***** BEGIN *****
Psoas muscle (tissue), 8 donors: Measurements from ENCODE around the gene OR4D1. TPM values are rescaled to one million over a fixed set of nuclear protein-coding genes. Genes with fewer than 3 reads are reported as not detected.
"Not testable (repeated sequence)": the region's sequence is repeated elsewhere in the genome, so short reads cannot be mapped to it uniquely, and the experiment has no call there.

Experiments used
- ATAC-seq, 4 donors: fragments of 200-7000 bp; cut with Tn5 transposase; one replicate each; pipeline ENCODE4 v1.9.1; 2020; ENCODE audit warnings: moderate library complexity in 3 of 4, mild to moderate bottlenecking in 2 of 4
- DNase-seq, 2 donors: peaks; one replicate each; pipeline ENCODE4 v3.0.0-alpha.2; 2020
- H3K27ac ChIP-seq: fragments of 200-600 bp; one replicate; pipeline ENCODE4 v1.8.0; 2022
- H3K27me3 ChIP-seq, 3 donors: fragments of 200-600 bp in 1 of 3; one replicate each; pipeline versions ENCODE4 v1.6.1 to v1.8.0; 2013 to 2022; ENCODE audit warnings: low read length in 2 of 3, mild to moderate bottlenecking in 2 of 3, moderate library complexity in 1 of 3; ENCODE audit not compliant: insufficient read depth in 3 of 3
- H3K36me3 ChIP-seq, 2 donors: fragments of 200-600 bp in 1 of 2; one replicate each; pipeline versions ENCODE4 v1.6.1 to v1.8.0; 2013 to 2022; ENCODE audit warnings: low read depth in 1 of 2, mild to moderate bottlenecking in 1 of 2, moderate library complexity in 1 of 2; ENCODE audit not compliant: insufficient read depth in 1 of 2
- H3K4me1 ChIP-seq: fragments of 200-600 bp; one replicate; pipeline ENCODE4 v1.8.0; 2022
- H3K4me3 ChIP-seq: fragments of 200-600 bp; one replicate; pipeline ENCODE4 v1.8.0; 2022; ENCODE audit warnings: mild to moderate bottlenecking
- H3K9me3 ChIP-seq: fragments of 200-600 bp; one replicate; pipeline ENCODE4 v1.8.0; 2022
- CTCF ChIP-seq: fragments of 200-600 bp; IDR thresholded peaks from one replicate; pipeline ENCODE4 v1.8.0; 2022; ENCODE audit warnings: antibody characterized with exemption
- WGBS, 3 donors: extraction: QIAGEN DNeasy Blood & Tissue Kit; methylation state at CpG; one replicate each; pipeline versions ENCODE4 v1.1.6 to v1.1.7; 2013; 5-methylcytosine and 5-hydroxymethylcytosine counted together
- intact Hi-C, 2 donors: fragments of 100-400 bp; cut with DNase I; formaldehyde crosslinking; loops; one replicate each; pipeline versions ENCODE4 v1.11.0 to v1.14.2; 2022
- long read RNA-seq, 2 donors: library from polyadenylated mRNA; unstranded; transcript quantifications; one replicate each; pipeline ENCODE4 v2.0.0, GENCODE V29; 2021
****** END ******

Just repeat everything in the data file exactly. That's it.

Psoas muscle (tissue), 8 donors: Measurements from ENCODE around the gene OR4D1. TPM values are rescaled to one million over a fixed set of nuclear protein-coding genes. Genes with fewer than 3 reads are reported as not detected.
"Not testable (repeated sequence)": the region's sequence is repeated elsewhere in the genome, so short reads cannot be mapped to it uniquely, and the experiment has no call there.

Experiments used
- ATAC-seq, 4 donors: fragments of 200-7000 bp; cut with Tn5 transposase; one replicate each; pipeline ENCODE4 v1.9.1; 2020; ENCODE audit warnings: moderate library complexity in 3 of 4, mild to moderate bottlenecking in 2 of 4
- DNase-seq, 2 donors: peaks; one replicate each; pipeline ENCODE4 v3.0.0-alpha.2; 2020
- H3K27ac ChIP-seq: fragments of 200-600 bp; one replicate; pipeline ENCODE4 v1.8.0; 2022
- H3K27me3 ChIP-seq, 3 donors: fragments of 200-600 bp in 1 of 3; one replicate each; pipeline versions ENCODE4 v1.6.1 to v1.8.0; 2013 to 2022; ENCODE audit warnings: low read length in 2 of 3, mild to moderate bottlenecking in 2 of 3, moderate library complexity in 1 of 3; ENCODE audit not compliant: insufficient read depth in 3 of 3
- H3K36me3 ChIP-seq, 2 donors: fragments of 200-600 bp in 1 of 2; one replicate each; pipeline versions ENCODE4 v1.6.1 to v1.8.0; 2013 to 2022; ENCODE audit warnings: low read depth in 1 of 2, mild to moderate bottlenecking in 1 of 2, moderate library complexity in 1 of 2; ENCODE audit not compliant: insufficient read depth in 1 of 2
- H3K4me1 ChIP-seq: fragments of 200-600 bp; one replicate; pipeline ENCODE4 v1.8.0; 2022
- H3K4me3 ChIP-seq: fragments of 200-600 bp; one replicate; pipeline ENCODE4 v1.8.0; 2022; ENCODE audit warnings: mild to moderate bottlenecking
- H3K9me3 ChIP-seq: fragments of 200-600 bp; one replicate; pipeline ENCODE4 v1.8.0; 2022
- CTCF ChIP-seq: fragments of 200-600 bp; IDR thresholded peaks from one replicate; pipeline ENCODE4 v1.8.0; 2022; ENCODE audit warnings: antibody characterized with exemption
- WGBS, 3 donors: extraction: QIAGEN DNeasy Blood & Tissue Kit; methylation state at CpG; one replicate each; pipeline versions ENCODE4 v1.1.6 to v1.1.7; 2013; 5-methylcytosine and 5-hydroxymethylcytosine counted together
- intact Hi-C, 2 donors: fragments of 100-400 bp; cut with DNase I; formaldehyde crosslinking; loops; one replicate each; pipeline versions ENCODE4 v1.11.0 to v1.14.2; 2022
- long read RNA-seq, 2 donors: library from polyadenylated mRNA; unstranded; transcript quantifications; one replicate each; pipeline ENCODE4 v2.0.0, GENCODE V29; 2021